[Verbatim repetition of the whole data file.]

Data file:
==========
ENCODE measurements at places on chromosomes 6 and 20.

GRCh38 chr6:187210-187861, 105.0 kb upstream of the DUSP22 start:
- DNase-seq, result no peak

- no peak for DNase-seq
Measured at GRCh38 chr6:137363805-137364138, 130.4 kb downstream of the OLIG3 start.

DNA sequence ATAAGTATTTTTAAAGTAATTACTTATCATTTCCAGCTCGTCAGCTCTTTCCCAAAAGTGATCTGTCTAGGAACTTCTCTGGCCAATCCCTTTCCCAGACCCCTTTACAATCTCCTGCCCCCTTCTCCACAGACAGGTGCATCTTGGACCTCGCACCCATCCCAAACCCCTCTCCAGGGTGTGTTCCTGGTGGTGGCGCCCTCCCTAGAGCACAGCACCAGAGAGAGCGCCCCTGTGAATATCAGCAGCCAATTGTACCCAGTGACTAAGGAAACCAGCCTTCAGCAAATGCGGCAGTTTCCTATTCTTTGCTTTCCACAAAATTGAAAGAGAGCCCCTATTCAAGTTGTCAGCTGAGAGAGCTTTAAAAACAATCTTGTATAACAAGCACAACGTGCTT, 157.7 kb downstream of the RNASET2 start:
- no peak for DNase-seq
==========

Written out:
ENCODE measurements at places on chromosomes 6 and 20.

GRCh38 chr6:187210-187861, 105.0 kb upstream of the DUSP22 start:
- DNase-seq, result no peak

- no peak for DNase-seq
Measured at GRCh38 chr6:137363805-137364138, 130.4 kb downstream of the OLIG3 start.

DNA sequence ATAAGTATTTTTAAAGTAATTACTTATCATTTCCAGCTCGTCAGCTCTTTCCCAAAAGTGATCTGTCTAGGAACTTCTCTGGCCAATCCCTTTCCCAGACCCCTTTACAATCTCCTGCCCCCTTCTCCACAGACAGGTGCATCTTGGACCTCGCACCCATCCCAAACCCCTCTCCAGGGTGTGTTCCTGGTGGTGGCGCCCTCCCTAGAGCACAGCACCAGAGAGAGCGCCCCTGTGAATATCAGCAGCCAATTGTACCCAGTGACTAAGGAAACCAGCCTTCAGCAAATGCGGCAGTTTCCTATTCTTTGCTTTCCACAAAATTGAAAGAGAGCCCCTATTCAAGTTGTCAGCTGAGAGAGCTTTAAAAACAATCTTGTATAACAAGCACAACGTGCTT, 157.7 kb downstream of the RNASET2 start:
- no peak for DNase-seq